Water

St. Louis lies between the Mississippi and Missouri Rivers and has access to a great quantity of clean water. That makes sense. If you live close to fresh water, you should enjoy access to clean water.

But that wasn’t the case in Flint, Michigan.

Nestled between Lake Huron, Lake Erie, and Lake Michigan, Flint, MI lies near the largest body (the Great Lakes collectively) of fresh water on the entire planet. Yet, Flint didn’t have reliable access to a great quantity of clean water.

Flint, Michigan’s water was just deemed acceptable two days ago, after a four year clean water crisis. That’s a bright spot in their story, certainly, but it’s difficult to believe the proclamation of a system that knowingly provided residents with lead-tainted water for years. It’s also difficult to believe the water is potable knowing that all of the lead pipes aren’t scheduled to be replaced until 2020. How do residents know if the pipes leading to their houses are the ones that have already been replaced or if they’re not on the docket for another two years?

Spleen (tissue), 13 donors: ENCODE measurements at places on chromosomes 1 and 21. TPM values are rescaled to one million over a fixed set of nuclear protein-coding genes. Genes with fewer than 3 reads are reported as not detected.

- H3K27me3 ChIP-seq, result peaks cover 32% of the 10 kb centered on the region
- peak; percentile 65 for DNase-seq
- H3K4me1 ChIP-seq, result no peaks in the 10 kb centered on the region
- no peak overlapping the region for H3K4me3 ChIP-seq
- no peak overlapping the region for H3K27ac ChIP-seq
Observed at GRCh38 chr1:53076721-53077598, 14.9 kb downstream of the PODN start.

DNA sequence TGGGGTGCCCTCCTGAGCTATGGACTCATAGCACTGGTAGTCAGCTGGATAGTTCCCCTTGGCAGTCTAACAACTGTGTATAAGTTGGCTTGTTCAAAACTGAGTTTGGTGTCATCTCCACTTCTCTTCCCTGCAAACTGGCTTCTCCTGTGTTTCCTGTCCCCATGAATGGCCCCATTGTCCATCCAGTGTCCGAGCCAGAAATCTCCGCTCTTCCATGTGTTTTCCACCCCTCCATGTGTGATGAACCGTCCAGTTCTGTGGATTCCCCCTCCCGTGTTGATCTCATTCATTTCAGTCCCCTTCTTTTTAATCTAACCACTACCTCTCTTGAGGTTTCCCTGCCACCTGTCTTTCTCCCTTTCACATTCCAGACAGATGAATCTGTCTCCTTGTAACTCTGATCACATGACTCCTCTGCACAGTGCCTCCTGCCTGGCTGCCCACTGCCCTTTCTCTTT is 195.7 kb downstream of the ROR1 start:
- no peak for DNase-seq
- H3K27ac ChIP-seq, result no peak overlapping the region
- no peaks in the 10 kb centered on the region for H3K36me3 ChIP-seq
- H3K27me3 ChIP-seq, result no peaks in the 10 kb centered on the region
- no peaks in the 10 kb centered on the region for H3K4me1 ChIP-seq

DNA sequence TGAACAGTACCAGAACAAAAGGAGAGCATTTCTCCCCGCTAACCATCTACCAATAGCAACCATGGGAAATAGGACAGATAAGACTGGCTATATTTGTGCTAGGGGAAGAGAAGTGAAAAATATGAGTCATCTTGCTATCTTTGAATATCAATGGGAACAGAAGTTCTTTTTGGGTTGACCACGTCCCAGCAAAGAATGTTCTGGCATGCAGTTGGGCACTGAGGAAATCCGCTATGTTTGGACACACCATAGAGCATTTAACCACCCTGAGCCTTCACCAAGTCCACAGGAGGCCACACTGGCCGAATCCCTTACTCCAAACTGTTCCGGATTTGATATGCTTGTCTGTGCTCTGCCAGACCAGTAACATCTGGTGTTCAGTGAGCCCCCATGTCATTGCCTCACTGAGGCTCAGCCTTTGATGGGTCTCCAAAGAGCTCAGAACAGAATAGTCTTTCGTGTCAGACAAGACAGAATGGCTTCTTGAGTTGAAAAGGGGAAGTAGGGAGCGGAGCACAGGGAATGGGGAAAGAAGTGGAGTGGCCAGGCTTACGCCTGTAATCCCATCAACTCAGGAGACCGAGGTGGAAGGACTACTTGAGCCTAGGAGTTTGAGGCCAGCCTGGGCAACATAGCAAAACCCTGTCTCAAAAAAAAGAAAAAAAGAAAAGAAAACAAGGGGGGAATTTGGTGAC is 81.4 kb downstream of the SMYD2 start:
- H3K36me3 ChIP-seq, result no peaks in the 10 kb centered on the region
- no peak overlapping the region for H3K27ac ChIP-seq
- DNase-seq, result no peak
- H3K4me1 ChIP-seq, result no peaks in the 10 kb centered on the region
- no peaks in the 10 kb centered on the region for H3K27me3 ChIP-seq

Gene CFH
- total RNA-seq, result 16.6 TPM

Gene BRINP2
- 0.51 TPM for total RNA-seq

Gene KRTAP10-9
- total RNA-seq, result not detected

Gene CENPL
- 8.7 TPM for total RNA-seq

I don’t know anything about my pipes, either. I did watch, however, an interesting television program the other day about St. Louis’ water systems. While I didn’t see the pipes that lead directly to my home, I enjoyed learning about how water flows through the city and into our residences and businesses.

Armed with information and a concern for the safety of our water systems, I’ll remain attuned to the situation in Flint and try to prevent history from repeating itself in other cities.

St Louis skyline on the Mississippi River by skeeze on Pixabay at https://pixabay.com/en/saint-louis-skyline-gateway-arch-725972/
St Louis skyline on the Mississippi River by skeeze on Pixabay at https://pixabay.com/en/saint-louis-skyline-gateway-arch-725972/

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